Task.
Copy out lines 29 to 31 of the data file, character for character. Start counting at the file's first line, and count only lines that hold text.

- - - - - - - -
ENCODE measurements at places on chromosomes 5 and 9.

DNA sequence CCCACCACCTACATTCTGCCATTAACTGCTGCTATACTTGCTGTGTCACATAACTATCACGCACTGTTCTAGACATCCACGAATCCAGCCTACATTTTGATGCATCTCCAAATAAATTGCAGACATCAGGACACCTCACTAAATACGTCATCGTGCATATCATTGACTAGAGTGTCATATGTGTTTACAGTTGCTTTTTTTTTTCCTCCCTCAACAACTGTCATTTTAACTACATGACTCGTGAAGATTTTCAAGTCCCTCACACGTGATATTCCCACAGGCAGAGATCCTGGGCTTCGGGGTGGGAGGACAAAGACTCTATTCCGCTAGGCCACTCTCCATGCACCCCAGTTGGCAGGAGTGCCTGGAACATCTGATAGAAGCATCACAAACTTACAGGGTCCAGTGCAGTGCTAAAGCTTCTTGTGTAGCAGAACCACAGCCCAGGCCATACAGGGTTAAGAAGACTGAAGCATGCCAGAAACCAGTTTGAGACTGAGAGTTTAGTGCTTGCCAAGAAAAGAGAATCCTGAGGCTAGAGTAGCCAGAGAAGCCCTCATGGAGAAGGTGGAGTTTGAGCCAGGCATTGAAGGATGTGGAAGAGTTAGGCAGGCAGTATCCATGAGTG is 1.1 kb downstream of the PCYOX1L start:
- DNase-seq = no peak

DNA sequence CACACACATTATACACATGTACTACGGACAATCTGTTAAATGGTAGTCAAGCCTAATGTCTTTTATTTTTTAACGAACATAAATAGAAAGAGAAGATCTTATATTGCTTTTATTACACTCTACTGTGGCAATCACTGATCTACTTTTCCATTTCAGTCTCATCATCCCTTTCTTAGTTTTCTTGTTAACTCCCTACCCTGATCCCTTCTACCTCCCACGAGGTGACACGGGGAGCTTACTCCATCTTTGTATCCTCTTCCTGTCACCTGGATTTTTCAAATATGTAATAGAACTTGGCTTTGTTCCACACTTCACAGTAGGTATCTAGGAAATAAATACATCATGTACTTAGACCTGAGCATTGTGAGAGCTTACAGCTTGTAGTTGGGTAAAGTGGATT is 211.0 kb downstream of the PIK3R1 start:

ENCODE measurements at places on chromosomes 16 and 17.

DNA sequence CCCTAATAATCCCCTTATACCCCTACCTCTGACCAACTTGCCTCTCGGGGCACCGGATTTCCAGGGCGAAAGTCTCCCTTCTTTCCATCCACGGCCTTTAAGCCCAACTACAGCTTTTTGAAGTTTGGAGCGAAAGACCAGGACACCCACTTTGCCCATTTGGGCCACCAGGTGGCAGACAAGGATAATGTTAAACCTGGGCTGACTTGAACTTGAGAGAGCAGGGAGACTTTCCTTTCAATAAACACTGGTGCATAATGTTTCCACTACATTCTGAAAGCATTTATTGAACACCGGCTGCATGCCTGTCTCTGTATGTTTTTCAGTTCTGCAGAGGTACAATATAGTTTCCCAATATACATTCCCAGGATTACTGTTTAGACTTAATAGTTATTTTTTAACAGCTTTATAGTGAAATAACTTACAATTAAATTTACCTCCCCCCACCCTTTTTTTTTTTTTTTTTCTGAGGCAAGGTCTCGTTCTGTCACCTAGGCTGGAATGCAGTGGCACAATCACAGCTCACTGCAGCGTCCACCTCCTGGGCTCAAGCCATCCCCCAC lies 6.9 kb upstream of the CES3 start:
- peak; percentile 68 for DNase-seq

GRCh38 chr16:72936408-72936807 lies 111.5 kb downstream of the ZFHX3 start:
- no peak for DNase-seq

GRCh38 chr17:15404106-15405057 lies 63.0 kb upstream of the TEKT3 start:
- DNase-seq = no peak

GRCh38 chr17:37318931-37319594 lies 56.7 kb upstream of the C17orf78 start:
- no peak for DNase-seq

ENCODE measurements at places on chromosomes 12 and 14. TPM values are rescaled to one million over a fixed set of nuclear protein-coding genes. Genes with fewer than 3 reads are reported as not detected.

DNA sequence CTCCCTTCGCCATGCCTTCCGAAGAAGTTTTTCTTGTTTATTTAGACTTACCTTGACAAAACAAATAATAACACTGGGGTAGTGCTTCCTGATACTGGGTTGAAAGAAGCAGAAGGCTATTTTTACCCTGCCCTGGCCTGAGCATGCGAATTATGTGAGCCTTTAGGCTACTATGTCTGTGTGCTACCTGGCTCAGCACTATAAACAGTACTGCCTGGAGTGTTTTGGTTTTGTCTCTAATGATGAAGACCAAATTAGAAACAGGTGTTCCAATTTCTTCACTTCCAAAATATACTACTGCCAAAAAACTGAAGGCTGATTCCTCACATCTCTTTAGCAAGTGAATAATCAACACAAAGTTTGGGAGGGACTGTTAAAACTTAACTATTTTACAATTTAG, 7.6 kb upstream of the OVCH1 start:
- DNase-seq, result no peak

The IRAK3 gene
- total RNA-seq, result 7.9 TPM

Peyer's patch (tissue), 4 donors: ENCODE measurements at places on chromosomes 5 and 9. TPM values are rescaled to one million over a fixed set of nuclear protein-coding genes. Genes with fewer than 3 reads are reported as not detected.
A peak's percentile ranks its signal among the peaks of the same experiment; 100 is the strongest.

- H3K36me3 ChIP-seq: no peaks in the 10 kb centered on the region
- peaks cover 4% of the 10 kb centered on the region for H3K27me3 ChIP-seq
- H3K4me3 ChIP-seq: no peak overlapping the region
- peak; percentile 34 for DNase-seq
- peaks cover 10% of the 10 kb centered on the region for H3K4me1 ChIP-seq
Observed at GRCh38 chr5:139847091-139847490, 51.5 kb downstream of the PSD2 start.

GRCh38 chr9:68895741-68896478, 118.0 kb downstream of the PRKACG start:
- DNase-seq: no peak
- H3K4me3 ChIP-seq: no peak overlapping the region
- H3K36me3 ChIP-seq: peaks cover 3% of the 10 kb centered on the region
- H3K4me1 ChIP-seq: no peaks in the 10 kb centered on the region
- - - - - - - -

- H3K4me3 ChIP-seq: no peak overlapping the region
- H3K36me3 ChIP-seq: peaks cover 3% of the 10 kb centered on the region
- H3K4me1 ChIP-seq: no peaks in the 10 kb centered on the region